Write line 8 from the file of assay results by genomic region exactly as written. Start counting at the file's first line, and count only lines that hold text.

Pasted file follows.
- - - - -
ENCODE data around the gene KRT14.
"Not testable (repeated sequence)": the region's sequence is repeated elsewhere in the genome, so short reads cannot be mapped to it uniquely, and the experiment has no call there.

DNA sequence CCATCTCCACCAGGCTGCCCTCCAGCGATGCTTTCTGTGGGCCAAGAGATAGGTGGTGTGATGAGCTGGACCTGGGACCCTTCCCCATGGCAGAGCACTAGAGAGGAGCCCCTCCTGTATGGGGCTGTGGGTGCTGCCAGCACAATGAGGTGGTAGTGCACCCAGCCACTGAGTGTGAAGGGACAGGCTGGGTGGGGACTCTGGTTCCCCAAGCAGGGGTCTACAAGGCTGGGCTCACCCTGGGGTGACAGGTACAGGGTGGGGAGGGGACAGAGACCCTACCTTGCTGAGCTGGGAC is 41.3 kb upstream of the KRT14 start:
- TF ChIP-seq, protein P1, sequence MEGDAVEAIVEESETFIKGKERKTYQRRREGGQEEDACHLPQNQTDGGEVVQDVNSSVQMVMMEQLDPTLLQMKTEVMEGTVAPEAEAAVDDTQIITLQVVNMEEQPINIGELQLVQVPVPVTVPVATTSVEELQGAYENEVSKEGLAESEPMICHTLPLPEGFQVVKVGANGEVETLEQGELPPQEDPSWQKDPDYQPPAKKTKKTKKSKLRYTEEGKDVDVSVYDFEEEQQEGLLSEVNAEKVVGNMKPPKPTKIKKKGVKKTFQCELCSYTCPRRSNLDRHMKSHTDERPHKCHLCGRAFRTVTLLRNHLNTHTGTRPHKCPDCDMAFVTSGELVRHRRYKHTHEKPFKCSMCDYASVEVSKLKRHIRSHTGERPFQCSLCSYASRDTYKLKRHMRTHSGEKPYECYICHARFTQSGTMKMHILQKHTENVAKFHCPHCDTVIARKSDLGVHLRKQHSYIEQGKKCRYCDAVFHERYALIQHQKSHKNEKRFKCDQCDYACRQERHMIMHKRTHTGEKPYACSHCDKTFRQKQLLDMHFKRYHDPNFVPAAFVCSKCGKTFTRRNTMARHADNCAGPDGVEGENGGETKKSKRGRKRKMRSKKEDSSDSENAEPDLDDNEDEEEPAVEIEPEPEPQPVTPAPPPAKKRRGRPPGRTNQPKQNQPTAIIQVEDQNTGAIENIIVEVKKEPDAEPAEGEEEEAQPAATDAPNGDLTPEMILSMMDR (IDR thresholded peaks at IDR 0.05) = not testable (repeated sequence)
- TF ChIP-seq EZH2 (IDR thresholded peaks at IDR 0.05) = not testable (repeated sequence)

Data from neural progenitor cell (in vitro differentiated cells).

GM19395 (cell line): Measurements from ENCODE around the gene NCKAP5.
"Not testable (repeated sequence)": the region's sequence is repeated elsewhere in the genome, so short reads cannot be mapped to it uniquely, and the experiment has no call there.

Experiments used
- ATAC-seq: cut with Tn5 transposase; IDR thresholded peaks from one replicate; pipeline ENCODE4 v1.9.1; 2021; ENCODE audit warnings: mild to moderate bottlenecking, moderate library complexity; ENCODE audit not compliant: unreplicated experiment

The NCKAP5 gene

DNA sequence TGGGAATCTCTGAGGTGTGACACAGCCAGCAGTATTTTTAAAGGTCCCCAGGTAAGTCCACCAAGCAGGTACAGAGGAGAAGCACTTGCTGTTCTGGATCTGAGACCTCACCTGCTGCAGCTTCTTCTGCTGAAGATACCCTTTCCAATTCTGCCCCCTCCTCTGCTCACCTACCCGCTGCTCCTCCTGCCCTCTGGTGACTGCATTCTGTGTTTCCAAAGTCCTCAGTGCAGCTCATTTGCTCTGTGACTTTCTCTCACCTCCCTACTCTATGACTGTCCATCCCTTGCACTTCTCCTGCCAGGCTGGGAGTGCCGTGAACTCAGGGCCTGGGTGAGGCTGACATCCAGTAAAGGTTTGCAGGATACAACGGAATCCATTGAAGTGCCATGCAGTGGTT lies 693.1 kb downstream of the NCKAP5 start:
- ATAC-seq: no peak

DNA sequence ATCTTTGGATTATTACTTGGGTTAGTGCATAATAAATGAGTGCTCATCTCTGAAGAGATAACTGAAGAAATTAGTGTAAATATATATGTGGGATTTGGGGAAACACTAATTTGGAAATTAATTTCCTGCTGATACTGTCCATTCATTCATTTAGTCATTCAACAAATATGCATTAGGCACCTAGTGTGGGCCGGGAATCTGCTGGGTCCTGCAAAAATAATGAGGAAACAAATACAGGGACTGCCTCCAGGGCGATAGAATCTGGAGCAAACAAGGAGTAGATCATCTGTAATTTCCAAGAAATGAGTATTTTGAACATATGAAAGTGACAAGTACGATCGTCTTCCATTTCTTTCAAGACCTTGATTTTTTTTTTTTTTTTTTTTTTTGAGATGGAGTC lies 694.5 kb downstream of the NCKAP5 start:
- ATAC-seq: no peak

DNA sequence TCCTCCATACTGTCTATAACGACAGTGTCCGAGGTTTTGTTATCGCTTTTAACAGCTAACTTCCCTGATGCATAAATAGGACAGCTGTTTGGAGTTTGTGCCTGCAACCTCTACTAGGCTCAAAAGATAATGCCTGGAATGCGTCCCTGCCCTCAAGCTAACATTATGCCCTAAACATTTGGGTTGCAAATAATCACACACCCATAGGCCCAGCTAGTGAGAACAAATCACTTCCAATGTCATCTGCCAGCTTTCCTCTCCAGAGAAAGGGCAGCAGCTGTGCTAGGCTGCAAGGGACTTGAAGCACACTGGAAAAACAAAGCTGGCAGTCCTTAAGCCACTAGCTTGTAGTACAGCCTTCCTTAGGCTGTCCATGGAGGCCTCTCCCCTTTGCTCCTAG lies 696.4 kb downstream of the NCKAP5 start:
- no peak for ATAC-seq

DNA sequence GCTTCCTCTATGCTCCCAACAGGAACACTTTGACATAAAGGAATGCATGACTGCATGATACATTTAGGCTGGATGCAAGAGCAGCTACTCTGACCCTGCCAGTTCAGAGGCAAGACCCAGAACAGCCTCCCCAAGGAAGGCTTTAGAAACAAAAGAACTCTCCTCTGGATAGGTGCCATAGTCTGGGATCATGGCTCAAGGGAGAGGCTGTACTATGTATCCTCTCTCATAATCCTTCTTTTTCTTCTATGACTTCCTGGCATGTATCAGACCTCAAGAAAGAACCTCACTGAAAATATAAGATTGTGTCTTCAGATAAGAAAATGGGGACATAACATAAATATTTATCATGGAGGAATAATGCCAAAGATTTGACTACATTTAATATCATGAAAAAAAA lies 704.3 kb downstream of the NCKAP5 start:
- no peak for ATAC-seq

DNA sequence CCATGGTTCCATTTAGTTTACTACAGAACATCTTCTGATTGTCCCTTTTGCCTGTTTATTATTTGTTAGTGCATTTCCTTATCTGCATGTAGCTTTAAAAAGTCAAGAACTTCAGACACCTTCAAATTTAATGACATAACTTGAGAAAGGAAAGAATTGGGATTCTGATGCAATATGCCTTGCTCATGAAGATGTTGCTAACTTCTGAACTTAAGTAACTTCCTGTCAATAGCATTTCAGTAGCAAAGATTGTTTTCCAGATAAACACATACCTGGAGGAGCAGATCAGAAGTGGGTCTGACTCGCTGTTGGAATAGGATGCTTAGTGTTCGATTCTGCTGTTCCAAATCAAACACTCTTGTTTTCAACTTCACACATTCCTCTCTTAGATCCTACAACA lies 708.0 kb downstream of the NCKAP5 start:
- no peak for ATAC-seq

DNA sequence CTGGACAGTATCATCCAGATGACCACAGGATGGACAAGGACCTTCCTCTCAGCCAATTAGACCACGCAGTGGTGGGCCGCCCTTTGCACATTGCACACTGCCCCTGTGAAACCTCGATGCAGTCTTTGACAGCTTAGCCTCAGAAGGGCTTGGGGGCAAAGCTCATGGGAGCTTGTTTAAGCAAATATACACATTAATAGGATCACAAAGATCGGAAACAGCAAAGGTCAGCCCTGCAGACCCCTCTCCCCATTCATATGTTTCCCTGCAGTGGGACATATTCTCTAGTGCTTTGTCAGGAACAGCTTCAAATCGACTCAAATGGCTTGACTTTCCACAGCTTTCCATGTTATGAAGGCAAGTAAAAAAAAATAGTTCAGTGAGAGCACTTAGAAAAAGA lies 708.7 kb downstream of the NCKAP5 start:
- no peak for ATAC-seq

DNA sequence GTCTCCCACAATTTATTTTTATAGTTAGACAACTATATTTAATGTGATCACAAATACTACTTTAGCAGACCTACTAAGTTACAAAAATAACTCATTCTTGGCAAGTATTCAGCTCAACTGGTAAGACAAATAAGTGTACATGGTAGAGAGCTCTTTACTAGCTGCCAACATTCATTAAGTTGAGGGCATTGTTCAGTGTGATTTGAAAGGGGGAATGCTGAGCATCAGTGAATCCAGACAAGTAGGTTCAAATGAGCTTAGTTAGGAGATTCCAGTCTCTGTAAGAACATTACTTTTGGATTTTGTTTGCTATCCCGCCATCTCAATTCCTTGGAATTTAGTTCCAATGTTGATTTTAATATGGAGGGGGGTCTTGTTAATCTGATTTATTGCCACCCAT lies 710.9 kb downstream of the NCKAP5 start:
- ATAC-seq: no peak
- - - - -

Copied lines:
"Not testable (repeated sequence)": the region's sequence is repeated elsewhere in the genome, so short reads cannot be mapped to it uniquely, and the experiment has no call there.